Overnight, a statement issued by Christopher J. Culver, Commodore of the New York Yacht club and widely reported by Reuters stated: “A deed of gift match off the Isle of Wight would be a huge step in the wrong direction. The two previous Deed of Gift matches were distinct low points in the history of the America’s Cup. The New York Yacht Club will not support a Deed of Gift match or an America’s Cup competition that…is effectively open to only the defender and Challenger of Record.”
And with the greatest of respect to both Culver and the New York Yacht Club, he’s absolutely right and absolutely wrong. In normal times, the thought of taking the Cup out of New Zealand and holding a one-off Match with the Auld Mug on the line in a billionaire’s back-yard is nuts. It’s absurd. No-one should support it. Crazy town. But in the current global situation, with an end to the pandemic still a mile off, possibly several years off, and with Team New Zealand being given the run-around by the government and the Auckland Council’s budgetary process, it’s the most attractive option available and could actually be the shrewdest move for the Cup all round.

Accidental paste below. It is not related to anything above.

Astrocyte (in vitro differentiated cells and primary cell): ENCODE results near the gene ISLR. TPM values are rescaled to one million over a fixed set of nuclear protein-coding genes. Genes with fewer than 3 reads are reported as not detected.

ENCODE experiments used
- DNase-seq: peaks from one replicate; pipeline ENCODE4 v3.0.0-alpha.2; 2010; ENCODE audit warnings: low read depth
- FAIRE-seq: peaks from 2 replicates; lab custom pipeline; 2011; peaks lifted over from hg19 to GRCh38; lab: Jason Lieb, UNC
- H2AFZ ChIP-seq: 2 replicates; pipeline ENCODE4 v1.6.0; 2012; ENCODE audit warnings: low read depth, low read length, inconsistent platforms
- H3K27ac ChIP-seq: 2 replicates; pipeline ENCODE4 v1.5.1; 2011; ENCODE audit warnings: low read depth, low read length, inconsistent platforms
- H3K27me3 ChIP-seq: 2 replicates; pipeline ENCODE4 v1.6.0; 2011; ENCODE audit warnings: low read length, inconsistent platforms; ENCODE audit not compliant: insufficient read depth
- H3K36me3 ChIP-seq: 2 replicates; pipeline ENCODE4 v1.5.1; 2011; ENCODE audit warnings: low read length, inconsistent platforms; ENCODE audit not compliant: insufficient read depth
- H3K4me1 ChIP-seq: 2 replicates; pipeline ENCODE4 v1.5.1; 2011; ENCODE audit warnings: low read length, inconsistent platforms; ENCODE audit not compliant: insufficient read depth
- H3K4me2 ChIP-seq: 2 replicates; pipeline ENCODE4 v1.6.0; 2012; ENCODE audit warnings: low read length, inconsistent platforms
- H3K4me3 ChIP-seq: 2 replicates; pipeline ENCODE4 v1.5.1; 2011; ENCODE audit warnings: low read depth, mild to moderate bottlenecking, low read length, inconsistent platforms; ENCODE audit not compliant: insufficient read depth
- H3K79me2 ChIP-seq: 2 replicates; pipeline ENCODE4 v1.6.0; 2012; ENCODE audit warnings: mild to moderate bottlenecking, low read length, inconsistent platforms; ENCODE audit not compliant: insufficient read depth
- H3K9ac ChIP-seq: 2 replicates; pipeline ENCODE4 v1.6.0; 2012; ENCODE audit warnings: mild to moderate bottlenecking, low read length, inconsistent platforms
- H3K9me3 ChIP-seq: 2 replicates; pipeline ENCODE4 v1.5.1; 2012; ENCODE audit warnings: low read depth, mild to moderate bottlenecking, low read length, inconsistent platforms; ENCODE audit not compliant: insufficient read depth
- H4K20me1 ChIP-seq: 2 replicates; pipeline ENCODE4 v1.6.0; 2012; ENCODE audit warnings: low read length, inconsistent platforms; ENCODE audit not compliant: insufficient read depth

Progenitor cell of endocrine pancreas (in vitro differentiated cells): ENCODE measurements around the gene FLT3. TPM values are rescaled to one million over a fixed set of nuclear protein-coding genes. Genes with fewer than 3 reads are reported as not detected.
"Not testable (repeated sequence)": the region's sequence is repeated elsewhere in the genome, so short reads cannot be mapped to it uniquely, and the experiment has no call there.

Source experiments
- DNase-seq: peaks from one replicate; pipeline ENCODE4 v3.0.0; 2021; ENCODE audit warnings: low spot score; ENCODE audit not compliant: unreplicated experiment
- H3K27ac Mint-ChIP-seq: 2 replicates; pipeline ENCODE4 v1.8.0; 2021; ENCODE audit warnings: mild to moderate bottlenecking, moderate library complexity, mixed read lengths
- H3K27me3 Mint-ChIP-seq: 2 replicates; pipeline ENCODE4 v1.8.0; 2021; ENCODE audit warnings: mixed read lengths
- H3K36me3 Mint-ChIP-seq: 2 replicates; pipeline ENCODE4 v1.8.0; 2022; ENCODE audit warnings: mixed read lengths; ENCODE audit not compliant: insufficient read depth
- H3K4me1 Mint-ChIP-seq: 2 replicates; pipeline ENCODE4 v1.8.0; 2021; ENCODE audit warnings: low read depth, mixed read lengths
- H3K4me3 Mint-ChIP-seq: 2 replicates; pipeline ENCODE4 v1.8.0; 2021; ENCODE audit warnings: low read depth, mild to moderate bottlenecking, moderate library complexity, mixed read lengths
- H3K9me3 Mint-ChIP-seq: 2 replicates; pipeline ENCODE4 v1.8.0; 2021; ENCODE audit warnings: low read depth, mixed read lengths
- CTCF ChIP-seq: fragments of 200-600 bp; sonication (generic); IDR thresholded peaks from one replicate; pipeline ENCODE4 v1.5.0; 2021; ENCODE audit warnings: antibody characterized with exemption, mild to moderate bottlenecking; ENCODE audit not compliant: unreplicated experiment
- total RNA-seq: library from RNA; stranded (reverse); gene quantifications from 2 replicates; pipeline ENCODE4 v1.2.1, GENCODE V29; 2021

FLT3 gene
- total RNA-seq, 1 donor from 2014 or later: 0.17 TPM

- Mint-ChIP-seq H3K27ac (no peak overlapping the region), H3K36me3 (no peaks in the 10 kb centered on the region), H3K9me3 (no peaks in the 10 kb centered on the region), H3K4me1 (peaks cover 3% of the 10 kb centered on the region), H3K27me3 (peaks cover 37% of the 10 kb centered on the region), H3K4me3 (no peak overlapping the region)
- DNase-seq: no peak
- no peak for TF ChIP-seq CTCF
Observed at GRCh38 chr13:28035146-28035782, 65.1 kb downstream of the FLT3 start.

Yes, excluding other Challengers seems a bit harsh but who’s to say that’s not being considered and is on the table? I’ll bet it is. And with an absolute commitment already written into the rules that the AC75s will be in for both the 37th and 38th editions, what’s to stop a team like American Magic from ignoring the exclusion of the regatta in the UK and focussing on the Auckland regatta in 2024?
A smart move would be a cast-iron agreement that whatever happens in the 37th Match, the 38th is held in Auckland. Team New Zealand would either be Defender or Challenger but the event will 100% be on the Hauraki Gulf in 2024. It would give the Kiwi government all the time in the world to sort out finances and release them from the barrel they are currently strapped over.
Yes traditions would need to be usurped but at least the event has the opportunity to build its fanbase and capitalise on the momentum. This is big-time sport now and needs big-time thinking. Again, Culver & Co are talking from a traditionalists script where, understandably, they don’t want to see change to a competition where change actually outdid them in 1983 after 132 years. Change scares the living daylights out of them. They would like to ignore the pandemic, go displacement, bring back spinnakers and bore the living daylights out of the audience whilst killing the event stone-dead.
We’re in a new age now. The AC75s, derided from the outset, were outstanding and breathtaking. But we need to get them racing again. They need to be out there. We need to see the potential of Te Rehutai and Britannia – and if Luna Rossa and Patriot want to come to the Cowes Jamboree 2022, then put your money down and join the party. It would be the mother of all Cups. It would be enlightening and herald a brave new era for this fabulous competition. Debate is good. Debate is right. But vision, a sense of realism and an appreciation of the global times married with the opportunity presented before the Cup must take precedence.
It’s a digital world now, the analogue voices hark to a time forgot. The Cup must move forward…and rapidly.